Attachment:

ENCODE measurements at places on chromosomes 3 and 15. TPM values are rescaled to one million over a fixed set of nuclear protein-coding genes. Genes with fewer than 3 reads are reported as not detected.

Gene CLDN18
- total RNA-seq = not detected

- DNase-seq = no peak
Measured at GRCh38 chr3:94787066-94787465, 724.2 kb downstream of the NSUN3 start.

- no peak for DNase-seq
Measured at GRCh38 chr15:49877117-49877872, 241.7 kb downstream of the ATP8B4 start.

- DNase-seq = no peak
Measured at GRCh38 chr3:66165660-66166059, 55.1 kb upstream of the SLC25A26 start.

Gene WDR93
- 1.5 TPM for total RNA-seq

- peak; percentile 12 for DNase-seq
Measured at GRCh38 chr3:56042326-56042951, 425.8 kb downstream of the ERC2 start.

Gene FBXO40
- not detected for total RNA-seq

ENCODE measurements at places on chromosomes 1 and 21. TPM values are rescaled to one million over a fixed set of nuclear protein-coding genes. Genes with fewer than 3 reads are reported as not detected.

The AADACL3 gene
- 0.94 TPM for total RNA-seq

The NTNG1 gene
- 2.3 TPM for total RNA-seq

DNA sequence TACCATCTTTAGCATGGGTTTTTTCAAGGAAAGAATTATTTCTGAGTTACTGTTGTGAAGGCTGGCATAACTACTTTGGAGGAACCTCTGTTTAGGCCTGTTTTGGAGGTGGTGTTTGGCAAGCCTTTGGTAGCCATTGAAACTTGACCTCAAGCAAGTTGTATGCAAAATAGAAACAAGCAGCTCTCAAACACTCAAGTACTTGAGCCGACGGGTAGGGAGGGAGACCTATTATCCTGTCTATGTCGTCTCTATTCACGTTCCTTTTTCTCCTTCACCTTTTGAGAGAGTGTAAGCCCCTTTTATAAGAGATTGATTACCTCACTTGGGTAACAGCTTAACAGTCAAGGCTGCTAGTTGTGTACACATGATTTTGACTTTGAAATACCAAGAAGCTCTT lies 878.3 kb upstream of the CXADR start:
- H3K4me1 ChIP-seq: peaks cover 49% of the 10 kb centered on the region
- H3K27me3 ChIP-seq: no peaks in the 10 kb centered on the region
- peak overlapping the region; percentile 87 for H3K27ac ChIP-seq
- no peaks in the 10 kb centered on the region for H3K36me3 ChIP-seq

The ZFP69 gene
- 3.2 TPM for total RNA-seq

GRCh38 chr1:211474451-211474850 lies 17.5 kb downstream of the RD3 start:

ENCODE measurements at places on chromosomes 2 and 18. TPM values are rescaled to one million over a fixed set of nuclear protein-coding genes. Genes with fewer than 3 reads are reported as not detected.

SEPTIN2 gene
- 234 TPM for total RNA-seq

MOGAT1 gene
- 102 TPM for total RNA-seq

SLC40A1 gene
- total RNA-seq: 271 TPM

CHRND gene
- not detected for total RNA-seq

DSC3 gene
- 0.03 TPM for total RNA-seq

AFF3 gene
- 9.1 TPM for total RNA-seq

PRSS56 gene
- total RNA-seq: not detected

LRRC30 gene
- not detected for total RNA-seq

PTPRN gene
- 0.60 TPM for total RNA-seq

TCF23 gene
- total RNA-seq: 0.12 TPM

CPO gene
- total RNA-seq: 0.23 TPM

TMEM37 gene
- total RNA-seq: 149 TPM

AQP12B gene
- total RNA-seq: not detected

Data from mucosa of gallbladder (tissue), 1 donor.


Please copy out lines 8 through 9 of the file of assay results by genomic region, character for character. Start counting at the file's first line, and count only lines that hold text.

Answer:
- DNase-seq = no peak
Measured at GRCh38 chr3:66165660-66166059, 55.1 kb upstream of the SLC25A26 start.